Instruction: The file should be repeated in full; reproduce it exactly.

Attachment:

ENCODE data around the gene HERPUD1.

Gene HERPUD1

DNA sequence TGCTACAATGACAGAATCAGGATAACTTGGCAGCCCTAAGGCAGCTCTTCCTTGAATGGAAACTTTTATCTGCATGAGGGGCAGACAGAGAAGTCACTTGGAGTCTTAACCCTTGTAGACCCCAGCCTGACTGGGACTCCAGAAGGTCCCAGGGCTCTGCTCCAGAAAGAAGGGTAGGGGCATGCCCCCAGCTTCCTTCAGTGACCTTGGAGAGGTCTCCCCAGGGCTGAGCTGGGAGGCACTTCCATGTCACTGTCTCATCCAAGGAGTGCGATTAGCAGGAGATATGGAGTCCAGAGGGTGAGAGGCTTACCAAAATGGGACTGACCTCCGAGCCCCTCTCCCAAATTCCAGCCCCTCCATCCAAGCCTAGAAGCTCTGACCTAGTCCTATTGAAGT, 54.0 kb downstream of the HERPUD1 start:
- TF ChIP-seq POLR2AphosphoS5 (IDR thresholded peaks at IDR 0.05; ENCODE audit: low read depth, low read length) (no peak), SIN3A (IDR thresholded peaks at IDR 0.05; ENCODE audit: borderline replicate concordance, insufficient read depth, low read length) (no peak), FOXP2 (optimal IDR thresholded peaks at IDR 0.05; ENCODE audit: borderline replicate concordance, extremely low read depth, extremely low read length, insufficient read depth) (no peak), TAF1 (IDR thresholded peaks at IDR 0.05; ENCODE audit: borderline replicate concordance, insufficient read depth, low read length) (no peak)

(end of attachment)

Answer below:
ENCODE data around the gene HERPUD1.

Gene HERPUD1

DNA sequence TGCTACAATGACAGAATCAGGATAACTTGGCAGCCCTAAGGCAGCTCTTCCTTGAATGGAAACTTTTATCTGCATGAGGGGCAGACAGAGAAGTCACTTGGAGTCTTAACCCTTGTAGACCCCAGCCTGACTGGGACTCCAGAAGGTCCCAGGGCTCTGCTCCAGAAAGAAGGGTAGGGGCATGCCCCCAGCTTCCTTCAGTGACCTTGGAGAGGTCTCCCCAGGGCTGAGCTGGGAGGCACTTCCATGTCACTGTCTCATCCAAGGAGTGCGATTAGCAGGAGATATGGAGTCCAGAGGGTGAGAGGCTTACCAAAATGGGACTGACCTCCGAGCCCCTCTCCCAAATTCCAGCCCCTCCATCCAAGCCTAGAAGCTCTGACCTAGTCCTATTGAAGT, 54.0 kb downstream of the HERPUD1 start:
- TF ChIP-seq POLR2AphosphoS5 (IDR thresholded peaks at IDR 0.05; ENCODE audit: low read depth, low read length) (no peak), SIN3A (IDR thresholded peaks at IDR 0.05; ENCODE audit: borderline replicate concordance, insufficient read depth, low read length) (no peak), FOXP2 (optimal IDR thresholded peaks at IDR 0.05; ENCODE audit: borderline replicate concordance, extremely low read depth, extremely low read length, insufficient read depth) (no peak), TAF1 (IDR thresholded peaks at IDR 0.05; ENCODE audit: borderline replicate concordance, insufficient read depth, low read length) (no peak)